Here is another view of the nicely laid out harness which is perfectly bundled to the correct locations. It goes without saying in that part of the job is getting a quality product. Here is is quite evident that Roine Andersson has completed a fantastic installation. Great job Roine.

I have seen  this car in person and it is a wonderful car. I wish I could have one of these sitting next to my Alfa Romeo personal collection.

Additional details about the sale of this car can be seen at Fantasy Junction TZ1


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The 750 Giulietta series Veloce tool-kit now Available

It has been over a year since I first embarked on reproducing the Alfa Romeo 750 series Veloce models toolkit. The new 750 series Veloce model Toolkit is completed and will available only offered exclusively by Auto Italia Sportiva, LLC. Some of these have already been presold and I will have a limited number available for sale.

Photo below show the three additional tools unique to the Veloce toolkit:

10mm/16mm Spanner; 19mm open wrench; and the 8mm/10mm tube wrench.

Upon review of some period Alfa Romeo publications incorrectly note the 19mm as a 14mm wrench see item #15 of early publication below:

Giulietta list of tool bag


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Our parts catalogue just keep growing.

As indicated earlier, we continue to bring a number of parts only available from Italy in the past. All of our product offering are hand built and tested for accuracy and fit made here in the U.S. Here are a few of the newest additions to our catalogue:

Battery Tray: Our Battery Trays are a handsomely spot on reproduction of the original tray in every details.

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Giulietta/Giulia Spider trunk floors: Our trunk floors are made out of 20 gauge steel and include the gas tank straps supports and sending unit lid.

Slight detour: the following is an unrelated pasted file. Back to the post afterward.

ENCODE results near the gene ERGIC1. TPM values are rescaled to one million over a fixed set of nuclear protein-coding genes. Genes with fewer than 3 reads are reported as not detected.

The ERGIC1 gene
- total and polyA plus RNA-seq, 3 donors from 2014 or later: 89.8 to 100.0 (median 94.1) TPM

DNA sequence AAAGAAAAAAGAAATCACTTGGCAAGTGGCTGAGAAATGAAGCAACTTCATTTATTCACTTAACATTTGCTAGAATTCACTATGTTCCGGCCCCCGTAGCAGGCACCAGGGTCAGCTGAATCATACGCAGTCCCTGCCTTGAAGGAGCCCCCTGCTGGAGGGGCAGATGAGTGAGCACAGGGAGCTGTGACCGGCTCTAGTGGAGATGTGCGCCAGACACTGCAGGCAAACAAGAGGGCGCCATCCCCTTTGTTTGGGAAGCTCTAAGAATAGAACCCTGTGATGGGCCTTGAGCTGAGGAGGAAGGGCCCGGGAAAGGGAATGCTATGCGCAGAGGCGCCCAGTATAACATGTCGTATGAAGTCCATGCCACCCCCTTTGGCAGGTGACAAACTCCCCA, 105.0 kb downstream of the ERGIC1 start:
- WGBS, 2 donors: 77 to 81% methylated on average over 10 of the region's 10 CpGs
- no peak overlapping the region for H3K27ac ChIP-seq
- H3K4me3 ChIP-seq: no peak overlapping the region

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Expanding our Catalogue

With steady progress, we are continuing to expand our product line with great quality reproductions. Thus far, in addition to our wire harnesses as our top product have expanded to the following:

Structural metal panels for the 750/101 Giulietta series vehicles:

Complete sill kit. Our complete sill kit consisting of 26 pieces total are available for the complete structural support.

Complete sill kit for 750/101 Giulietta series cars

The partial sill kit.

Our 12 piece set is also available when a complete set is not completely required.

Floor pans,

Giulietta/Giulia Series front floor pans.

Trunk floors,
Front floor pan Cross Members

Front Structural support boxes.

SS Snout,

Sprint Speciale Snout

Mudguards 750/101 for all Sprint Series vehicles,
Insulation mats,

An exact reproduction of the original 750/101 inside Firewall insulation mat.

Toolkit set 750/101,

This particular photo depicts the 750 Veloce series tool kit with the additional tools not provided on the Normale series kits.

Toolkit bags 750/101,

Our reproduction tool roll as depicted on photo shown side by side with an original tool roll depicting a faithful reproduction of the original.

Hella Lens 750 series Spider

Our 750 Giulietta Spider License plate Lens is without a doubt second to none. This lens is made of superior quality and clarity.

Convertible belt strap set Spider 750/101

750 Giulietta Series Leather Belts with all hardware.

101 Series Giulietta Spider Man Made Leather Belts with all hardware.


Jack/toolkit belts and metal base 750/101

750 Series Giulietta Sprint Leather Belts with toolkit and Lug nut wrench bracket.

Sprint 101 Series Manmade Leather Straps

Electrical coil boots